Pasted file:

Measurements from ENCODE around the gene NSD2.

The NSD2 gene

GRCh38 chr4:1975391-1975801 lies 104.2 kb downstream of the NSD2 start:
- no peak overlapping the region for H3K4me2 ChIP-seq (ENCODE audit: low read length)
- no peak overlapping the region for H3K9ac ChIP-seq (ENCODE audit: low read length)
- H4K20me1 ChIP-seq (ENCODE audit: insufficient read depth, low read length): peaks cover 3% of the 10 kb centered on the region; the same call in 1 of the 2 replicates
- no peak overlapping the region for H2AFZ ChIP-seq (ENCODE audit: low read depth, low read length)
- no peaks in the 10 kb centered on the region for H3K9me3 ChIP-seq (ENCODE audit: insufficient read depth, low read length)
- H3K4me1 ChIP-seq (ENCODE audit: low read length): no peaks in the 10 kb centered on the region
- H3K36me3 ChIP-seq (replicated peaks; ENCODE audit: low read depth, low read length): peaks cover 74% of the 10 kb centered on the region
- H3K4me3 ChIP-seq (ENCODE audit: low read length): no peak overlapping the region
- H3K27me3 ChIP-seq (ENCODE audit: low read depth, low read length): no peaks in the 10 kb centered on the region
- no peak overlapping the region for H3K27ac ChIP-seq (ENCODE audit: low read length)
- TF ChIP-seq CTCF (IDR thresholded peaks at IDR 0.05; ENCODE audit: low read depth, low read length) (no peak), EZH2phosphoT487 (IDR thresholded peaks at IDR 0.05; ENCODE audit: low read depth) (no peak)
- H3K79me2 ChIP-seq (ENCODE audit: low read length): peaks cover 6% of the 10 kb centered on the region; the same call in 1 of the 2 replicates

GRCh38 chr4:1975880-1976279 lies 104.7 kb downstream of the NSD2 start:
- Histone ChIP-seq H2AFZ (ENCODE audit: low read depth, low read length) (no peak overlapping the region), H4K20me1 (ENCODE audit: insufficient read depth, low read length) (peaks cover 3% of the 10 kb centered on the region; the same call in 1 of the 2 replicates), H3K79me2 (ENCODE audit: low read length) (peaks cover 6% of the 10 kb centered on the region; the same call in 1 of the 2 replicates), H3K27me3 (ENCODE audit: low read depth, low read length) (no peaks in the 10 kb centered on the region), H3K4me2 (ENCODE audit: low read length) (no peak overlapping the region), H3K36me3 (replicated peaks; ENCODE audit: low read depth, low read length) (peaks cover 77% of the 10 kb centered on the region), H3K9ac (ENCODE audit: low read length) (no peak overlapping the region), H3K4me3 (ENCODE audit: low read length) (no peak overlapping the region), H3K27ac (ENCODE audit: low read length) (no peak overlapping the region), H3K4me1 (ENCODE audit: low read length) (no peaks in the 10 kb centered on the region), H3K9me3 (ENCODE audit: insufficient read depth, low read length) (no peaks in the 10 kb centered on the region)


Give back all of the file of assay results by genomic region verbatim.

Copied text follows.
Measurements from ENCODE around the gene NSD2.

The NSD2 gene

GRCh38 chr4:1975391-1975801 lies 104.2 kb downstream of the NSD2 start:
- no peak overlapping the region for H3K4me2 ChIP-seq (ENCODE audit: low read length)
- no peak overlapping the region for H3K9ac ChIP-seq (ENCODE audit: low read length)
- H4K20me1 ChIP-seq (ENCODE audit: insufficient read depth, low read length): peaks cover 3% of the 10 kb centered on the region; the same call in 1 of the 2 replicates
- no peak overlapping the region for H2AFZ ChIP-seq (ENCODE audit: low read depth, low read length)
- no peaks in the 10 kb centered on the region for H3K9me3 ChIP-seq (ENCODE audit: insufficient read depth, low read length)
- H3K4me1 ChIP-seq (ENCODE audit: low read length): no peaks in the 10 kb centered on the region
- H3K36me3 ChIP-seq (replicated peaks; ENCODE audit: low read depth, low read length): peaks cover 74% of the 10 kb centered on the region
- H3K4me3 ChIP-seq (ENCODE audit: low read length): no peak overlapping the region
- H3K27me3 ChIP-seq (ENCODE audit: low read depth, low read length): no peaks in the 10 kb centered on the region
- no peak overlapping the region for H3K27ac ChIP-seq (ENCODE audit: low read length)
- TF ChIP-seq CTCF (IDR thresholded peaks at IDR 0.05; ENCODE audit: low read depth, low read length) (no peak), EZH2phosphoT487 (IDR thresholded peaks at IDR 0.05; ENCODE audit: low read depth) (no peak)
- H3K79me2 ChIP-seq (ENCODE audit: low read length): peaks cover 6% of the 10 kb centered on the region; the same call in 1 of the 2 replicates

GRCh38 chr4:1975880-1976279 lies 104.7 kb downstream of the NSD2 start:
- Histone ChIP-seq H2AFZ (ENCODE audit: low read depth, low read length) (no peak overlapping the region), H4K20me1 (ENCODE audit: insufficient read depth, low read length) (peaks cover 3% of the 10 kb centered on the region; the same call in 1 of the 2 replicates), H3K79me2 (ENCODE audit: low read length) (peaks cover 6% of the 10 kb centered on the region; the same call in 1 of the 2 replicates), H3K27me3 (ENCODE audit: low read depth, low read length) (no peaks in the 10 kb centered on the region), H3K4me2 (ENCODE audit: low read length) (no peak overlapping the region), H3K36me3 (replicated peaks; ENCODE audit: low read depth, low read length) (peaks cover 77% of the 10 kb centered on the region), H3K9ac (ENCODE audit: low read length) (no peak overlapping the region), H3K4me3 (ENCODE audit: low read length) (no peak overlapping the region), H3K27ac (ENCODE audit: low read length) (no peak overlapping the region), H3K4me1 (ENCODE audit: low read length) (no peaks in the 10 kb centered on the region), H3K9me3 (ENCODE audit: insufficient read depth, low read length) (no peaks in the 10 kb centered on the region)